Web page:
A simple way is to run through a couple of scenarios:
A web-server has the files you want to give to the client. (client can be a browser, an application or another web-server, or another server)
A web-service is the mechanism through which the web-server understands a request from a client and in turn reacts to it. The reaction could be serving up the results of a query, doing an internal command and other similar items.
Generally, when you hear "webservices" in web 2.0 speak, like an API, you're talking about a programming language that is listening on the web-server waiting for commands or queries.
Take for example Twitter. Twitter itself is served by a web-server, but when a client clicks on "followers" the browser sends a web-services command to the webserver asking who the followers are.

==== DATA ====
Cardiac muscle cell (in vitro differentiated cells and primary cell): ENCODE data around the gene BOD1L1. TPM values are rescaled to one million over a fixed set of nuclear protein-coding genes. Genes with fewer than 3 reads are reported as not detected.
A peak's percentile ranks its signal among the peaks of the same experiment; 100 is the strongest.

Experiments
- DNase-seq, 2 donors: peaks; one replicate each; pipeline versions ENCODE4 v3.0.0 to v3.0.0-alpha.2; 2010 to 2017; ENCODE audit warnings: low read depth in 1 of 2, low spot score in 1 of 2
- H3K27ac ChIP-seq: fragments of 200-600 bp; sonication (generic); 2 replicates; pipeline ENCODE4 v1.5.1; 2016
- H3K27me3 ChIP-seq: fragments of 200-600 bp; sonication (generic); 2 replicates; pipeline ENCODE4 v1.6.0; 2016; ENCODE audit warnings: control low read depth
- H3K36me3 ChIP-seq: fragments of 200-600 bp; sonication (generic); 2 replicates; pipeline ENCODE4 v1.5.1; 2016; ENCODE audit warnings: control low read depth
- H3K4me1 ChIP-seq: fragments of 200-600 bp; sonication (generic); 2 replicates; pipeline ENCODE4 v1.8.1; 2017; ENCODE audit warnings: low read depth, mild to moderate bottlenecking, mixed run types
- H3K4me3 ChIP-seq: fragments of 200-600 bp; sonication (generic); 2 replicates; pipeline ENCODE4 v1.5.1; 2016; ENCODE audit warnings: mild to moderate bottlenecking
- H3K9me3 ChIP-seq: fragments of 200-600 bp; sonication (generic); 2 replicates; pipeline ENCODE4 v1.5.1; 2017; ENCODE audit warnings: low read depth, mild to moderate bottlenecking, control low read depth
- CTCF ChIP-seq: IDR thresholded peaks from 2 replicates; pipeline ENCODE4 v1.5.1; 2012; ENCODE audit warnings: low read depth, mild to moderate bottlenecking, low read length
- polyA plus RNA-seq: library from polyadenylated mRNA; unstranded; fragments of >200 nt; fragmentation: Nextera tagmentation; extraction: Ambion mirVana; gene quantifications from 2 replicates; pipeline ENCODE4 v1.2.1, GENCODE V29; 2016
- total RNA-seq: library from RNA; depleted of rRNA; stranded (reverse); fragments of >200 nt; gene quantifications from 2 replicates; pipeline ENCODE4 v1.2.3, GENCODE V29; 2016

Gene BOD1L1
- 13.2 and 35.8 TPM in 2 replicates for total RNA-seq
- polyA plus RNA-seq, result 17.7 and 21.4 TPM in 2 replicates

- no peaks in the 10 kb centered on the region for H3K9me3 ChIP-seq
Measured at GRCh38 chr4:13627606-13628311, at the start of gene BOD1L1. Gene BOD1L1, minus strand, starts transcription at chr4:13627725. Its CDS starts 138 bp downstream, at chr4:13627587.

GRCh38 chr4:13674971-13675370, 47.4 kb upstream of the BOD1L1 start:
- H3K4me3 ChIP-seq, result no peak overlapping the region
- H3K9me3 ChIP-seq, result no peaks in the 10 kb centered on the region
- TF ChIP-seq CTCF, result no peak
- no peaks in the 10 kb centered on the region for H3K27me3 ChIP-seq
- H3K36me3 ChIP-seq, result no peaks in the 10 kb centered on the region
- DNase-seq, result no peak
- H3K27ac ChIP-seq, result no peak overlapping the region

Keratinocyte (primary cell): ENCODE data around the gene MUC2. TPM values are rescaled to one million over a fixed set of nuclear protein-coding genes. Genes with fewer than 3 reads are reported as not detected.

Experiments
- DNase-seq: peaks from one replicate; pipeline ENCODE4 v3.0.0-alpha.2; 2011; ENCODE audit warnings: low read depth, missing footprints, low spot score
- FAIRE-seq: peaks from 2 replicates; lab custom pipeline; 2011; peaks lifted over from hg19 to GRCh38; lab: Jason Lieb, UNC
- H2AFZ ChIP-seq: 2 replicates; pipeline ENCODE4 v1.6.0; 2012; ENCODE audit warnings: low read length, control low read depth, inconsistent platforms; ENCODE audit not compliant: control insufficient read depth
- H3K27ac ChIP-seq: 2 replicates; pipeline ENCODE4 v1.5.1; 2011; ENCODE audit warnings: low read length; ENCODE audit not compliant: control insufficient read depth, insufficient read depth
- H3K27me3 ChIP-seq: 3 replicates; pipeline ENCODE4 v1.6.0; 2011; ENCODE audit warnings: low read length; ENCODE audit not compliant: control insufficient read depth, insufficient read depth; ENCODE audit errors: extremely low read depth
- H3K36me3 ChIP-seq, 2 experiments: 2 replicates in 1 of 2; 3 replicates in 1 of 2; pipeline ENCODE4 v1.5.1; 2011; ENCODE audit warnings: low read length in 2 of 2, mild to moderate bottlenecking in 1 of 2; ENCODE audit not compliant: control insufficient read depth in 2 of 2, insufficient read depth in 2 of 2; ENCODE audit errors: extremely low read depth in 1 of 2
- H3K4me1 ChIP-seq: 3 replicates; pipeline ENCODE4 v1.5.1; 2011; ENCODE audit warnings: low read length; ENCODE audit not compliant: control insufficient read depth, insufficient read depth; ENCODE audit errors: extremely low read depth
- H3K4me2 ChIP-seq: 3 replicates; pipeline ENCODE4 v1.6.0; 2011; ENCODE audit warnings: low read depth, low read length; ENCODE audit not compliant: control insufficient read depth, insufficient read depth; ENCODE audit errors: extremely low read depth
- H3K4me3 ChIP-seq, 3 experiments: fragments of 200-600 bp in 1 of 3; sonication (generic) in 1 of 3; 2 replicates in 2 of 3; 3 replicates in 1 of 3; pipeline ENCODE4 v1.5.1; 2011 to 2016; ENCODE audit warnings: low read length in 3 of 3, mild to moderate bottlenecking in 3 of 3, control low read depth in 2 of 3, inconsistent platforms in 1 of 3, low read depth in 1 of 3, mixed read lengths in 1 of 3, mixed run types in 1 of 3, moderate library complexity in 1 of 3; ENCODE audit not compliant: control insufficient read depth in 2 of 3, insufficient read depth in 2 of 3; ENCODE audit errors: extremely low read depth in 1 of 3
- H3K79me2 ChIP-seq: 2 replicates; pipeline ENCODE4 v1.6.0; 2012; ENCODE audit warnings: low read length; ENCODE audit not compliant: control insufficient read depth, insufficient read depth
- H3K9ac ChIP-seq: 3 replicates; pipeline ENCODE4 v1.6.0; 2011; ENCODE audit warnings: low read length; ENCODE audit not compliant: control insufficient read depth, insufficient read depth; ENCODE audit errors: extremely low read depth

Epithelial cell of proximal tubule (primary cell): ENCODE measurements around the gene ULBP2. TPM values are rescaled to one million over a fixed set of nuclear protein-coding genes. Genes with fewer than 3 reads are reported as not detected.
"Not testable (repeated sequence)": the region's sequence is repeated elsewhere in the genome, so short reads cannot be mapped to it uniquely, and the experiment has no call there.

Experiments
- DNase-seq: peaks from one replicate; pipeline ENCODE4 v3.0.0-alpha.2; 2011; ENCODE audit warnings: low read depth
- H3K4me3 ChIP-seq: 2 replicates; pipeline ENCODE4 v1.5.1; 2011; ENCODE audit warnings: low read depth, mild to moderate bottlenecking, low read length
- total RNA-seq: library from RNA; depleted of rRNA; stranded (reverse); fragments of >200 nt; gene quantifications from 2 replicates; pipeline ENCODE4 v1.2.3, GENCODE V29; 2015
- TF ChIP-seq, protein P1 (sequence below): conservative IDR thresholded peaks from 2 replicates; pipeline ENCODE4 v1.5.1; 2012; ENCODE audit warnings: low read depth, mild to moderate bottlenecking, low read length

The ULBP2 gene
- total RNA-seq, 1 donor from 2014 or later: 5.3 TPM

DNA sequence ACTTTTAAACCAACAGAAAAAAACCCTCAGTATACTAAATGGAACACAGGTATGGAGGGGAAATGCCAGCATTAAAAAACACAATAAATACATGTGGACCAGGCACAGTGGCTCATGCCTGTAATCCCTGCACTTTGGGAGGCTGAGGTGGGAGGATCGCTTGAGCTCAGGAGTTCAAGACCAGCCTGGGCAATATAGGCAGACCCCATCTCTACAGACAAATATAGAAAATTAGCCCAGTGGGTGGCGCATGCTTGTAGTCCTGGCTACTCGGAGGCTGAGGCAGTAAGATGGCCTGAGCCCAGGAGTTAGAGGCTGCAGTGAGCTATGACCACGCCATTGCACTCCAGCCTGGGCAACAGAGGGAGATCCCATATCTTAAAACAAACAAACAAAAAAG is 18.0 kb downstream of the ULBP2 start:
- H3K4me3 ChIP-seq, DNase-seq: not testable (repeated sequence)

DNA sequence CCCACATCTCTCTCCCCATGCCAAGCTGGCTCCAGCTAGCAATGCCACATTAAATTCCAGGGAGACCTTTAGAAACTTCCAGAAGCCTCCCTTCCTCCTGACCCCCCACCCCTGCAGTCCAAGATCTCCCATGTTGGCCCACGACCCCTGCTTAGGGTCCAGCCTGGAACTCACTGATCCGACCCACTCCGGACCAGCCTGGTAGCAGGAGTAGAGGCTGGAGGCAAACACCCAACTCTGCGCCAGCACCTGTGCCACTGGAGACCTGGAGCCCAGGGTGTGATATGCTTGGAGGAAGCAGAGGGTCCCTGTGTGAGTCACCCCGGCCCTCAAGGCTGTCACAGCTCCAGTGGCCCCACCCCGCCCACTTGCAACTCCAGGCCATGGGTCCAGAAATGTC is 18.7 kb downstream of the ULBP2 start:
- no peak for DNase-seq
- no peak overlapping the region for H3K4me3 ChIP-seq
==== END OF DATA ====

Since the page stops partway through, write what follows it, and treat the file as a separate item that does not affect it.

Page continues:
A web-server serves files by definition, but it must run some type of web-service in order for it interact with clients. Also, in sysadmin circles, a webservice can be any service that can be exposed as it relates to the webserver. For example if you have a website with 4 customer facing applications (mysql, tomcat, apache, netbeans) you could loosely refer to those as "webservices" even though they technically are webservers and database services, but this isn't what you were looking for I don't think. Stick to webservices as to it relates to APIs.
Also this should expand well - http://en.wikipedia.org/wiki/Web_server and http://en.wikipedia.org/wiki/Web_service